Shoalhaven's– and the state’s – only dedicated Parkinson’s disease nurse position is again fighting for funds.
Neurological nurse Marilia Pereira spoke at NSW Parliament House on Wednesday in the hope of educating politicians about her role and winning funding.
Mrs Pereira came to Nowra in 2010 for a trial program to help Parkinson’s sufferers on the South Coast. The trial was highly successful.
However, despite the success, the nurse position’s funding was discontinued and it has struggled for funding since.
Parkinson’s NSW chief executive officer Miriam Dixon also presented at parliament.
She pointed out the sobering statistics of the disease in Australia.
She said each day 30 Australians are diagnosed with Parkinson’s disease. “Basically we have to go back to square one on this position. It’s very distressing and frustrating,” she said.
“We’ve got research to show this improves the quality of life of people living with Parkinson’s.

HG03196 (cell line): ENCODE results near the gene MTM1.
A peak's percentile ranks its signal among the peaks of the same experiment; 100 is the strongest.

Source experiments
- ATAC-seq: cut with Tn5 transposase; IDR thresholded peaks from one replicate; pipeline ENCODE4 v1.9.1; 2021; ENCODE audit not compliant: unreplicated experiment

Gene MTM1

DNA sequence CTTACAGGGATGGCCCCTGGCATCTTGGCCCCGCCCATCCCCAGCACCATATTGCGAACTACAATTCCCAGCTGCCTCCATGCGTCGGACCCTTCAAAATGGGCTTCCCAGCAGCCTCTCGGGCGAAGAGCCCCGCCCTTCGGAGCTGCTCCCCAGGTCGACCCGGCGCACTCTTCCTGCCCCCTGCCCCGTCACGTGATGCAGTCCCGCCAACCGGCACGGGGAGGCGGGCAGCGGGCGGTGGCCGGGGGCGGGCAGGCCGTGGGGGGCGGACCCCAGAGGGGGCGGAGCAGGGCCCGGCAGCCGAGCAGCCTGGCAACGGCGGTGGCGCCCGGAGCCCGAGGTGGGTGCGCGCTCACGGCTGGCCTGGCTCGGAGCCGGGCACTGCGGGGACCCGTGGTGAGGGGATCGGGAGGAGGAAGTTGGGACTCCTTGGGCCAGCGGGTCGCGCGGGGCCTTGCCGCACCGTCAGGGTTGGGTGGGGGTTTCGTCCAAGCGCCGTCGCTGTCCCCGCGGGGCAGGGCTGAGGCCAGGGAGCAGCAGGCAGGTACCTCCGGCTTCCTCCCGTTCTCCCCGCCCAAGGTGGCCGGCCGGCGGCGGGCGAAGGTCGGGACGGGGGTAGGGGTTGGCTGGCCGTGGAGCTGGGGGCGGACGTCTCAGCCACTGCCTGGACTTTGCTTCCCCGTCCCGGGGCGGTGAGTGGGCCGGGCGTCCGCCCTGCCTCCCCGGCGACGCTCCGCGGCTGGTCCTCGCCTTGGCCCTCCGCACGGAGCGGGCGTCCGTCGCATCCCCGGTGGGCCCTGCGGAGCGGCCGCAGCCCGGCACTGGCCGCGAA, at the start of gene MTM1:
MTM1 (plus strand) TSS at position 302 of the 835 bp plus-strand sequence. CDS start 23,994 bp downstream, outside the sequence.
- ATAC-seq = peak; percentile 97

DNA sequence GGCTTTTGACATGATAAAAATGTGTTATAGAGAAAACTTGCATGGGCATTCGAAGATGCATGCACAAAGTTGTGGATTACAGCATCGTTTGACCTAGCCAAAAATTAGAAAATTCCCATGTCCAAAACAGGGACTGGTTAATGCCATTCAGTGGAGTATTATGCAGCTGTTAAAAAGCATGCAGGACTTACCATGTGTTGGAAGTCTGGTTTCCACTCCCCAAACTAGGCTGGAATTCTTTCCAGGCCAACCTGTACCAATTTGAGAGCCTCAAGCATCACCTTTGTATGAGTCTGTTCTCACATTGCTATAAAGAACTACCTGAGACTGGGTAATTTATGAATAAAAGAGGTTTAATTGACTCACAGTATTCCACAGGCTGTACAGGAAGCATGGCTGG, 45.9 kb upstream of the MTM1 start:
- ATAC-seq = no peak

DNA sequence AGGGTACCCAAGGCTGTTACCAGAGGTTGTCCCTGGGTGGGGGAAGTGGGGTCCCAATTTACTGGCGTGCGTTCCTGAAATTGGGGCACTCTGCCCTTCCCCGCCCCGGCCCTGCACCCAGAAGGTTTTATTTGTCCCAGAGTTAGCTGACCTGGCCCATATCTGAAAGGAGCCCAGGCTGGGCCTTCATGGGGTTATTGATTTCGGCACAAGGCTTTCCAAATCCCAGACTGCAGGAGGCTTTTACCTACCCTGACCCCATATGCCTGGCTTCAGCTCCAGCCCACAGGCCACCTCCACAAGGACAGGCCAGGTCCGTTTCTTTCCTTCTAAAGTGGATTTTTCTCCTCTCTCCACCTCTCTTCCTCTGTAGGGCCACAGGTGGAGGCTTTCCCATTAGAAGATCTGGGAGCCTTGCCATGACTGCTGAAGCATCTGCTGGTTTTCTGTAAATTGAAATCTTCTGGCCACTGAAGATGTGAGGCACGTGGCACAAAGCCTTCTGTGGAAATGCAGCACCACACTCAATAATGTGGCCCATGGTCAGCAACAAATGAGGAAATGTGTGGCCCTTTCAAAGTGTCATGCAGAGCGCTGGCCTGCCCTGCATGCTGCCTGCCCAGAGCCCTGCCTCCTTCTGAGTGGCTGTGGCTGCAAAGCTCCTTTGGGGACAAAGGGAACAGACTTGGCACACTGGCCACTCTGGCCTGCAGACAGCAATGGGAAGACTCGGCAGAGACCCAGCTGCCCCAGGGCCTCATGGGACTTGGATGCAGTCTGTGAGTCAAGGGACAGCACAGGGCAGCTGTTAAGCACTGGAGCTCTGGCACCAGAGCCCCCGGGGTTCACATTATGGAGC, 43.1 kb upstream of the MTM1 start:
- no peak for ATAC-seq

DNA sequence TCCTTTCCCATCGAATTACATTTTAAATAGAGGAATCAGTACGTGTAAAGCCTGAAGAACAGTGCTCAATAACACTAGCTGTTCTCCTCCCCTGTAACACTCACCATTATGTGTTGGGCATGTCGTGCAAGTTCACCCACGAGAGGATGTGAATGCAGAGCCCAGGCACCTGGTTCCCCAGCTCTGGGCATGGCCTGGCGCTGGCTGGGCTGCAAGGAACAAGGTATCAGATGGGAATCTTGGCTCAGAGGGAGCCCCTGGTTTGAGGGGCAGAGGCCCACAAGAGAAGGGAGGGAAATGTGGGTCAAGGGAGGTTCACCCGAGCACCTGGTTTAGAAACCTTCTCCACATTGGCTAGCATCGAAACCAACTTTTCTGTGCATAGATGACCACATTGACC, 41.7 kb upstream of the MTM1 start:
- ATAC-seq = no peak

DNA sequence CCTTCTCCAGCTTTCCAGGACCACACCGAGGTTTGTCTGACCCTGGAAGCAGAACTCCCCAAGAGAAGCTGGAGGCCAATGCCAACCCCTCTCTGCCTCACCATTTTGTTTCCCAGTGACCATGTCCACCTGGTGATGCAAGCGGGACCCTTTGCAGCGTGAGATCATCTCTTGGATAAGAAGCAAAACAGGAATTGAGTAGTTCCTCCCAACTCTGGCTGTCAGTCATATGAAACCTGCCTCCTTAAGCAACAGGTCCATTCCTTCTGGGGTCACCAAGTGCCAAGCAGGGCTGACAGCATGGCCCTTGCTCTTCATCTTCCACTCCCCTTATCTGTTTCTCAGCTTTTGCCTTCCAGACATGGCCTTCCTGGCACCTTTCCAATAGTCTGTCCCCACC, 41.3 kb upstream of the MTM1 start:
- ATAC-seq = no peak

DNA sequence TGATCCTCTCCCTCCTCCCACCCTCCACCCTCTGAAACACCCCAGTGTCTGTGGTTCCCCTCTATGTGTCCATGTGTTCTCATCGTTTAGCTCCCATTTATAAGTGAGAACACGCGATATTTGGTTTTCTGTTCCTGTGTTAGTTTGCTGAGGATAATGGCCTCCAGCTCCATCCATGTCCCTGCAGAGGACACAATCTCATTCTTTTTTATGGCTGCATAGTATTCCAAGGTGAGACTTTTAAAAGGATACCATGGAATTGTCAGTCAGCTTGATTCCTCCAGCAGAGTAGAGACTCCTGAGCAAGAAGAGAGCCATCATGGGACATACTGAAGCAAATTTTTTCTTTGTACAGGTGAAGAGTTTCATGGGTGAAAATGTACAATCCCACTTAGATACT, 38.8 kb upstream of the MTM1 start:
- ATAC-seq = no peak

“It doesn’t make any sense, we can show it works.
“In other states they have found the money to fund nurses.
“We will make representations to the state government again, but I think are going to have to look federally,” she said.
Ms Dixon said the number of Australians with the disease was expected to increase by 80 per cent in the next 20 years.
There are 80,000 Australians living with the disease. The impact of Parkinson’s disease on the Australian economy is $8 billion per year.
“Neurological nurses have an intricate understanding of what support Parkinson’s patients need and act as a go-between to support the carer, patient and specialists when it comes to daily living,” Ms Dixon said.
“This is a vital role in the lives of people with Parkinson’s and yet Australia falls far behind the UK, where there are 300 neurological nurses on standby to work directly with patients.
“Australia has only a handful and NSW has only one neurological nurse educator.”